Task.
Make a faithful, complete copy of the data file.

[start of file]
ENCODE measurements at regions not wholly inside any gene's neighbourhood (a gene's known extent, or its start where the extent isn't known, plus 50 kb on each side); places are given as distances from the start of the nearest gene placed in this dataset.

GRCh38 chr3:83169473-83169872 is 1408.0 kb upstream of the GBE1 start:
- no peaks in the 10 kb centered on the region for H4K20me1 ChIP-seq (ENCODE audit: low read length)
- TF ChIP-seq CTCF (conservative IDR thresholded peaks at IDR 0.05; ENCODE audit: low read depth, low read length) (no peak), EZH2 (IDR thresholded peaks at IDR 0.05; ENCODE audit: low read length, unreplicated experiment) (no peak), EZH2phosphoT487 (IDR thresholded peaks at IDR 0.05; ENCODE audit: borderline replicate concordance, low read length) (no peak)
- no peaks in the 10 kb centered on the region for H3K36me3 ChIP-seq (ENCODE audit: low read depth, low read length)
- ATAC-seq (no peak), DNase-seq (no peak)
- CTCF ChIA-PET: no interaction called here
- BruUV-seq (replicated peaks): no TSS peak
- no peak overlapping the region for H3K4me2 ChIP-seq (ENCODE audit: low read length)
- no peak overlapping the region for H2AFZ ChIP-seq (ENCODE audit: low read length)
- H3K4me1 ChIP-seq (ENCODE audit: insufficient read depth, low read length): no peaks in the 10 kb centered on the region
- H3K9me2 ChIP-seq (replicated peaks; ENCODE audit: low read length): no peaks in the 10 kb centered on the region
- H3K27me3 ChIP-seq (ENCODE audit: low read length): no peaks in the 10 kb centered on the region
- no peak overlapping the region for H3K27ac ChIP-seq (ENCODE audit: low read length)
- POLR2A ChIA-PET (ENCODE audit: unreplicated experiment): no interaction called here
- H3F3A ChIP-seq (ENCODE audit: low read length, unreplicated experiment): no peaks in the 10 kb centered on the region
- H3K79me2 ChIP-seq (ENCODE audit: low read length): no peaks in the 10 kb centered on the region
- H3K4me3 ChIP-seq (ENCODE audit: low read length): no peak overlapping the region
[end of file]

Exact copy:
ENCODE measurements at regions not wholly inside any gene's neighbourhood (a gene's known extent, or its start where the extent isn't known, plus 50 kb on each side); places are given as distances from the start of the nearest gene placed in this dataset.

GRCh38 chr3:83169473-83169872 is 1408.0 kb upstream of the GBE1 start:
- no peaks in the 10 kb centered on the region for H4K20me1 ChIP-seq (ENCODE audit: low read length)
- TF ChIP-seq CTCF (conservative IDR thresholded peaks at IDR 0.05; ENCODE audit: low read depth, low read length) (no peak), EZH2 (IDR thresholded peaks at IDR 0.05; ENCODE audit: low read length, unreplicated experiment) (no peak), EZH2phosphoT487 (IDR thresholded peaks at IDR 0.05; ENCODE audit: borderline replicate concordance, low read length) (no peak)
- no peaks in the 10 kb centered on the region for H3K36me3 ChIP-seq (ENCODE audit: low read depth, low read length)
- ATAC-seq (no peak), DNase-seq (no peak)
- CTCF ChIA-PET: no interaction called here
- BruUV-seq (replicated peaks): no TSS peak
- no peak overlapping the region for H3K4me2 ChIP-seq (ENCODE audit: low read length)
- no peak overlapping the region for H2AFZ ChIP-seq (ENCODE audit: low read length)
- H3K4me1 ChIP-seq (ENCODE audit: insufficient read depth, low read length): no peaks in the 10 kb centered on the region
- H3K9me2 ChIP-seq (replicated peaks; ENCODE audit: low read length): no peaks in the 10 kb centered on the region
- H3K27me3 ChIP-seq (ENCODE audit: low read length): no peaks in the 10 kb centered on the region
- no peak overlapping the region for H3K27ac ChIP-seq (ENCODE audit: low read length)
- POLR2A ChIA-PET (ENCODE audit: unreplicated experiment): no interaction called here
- H3F3A ChIP-seq (ENCODE audit: low read length, unreplicated experiment): no peaks in the 10 kb centered on the region
- H3K79me2 ChIP-seq (ENCODE audit: low read length): no peaks in the 10 kb centered on the region
- H3K4me3 ChIP-seq (ENCODE audit: low read length): no peak overlapping the region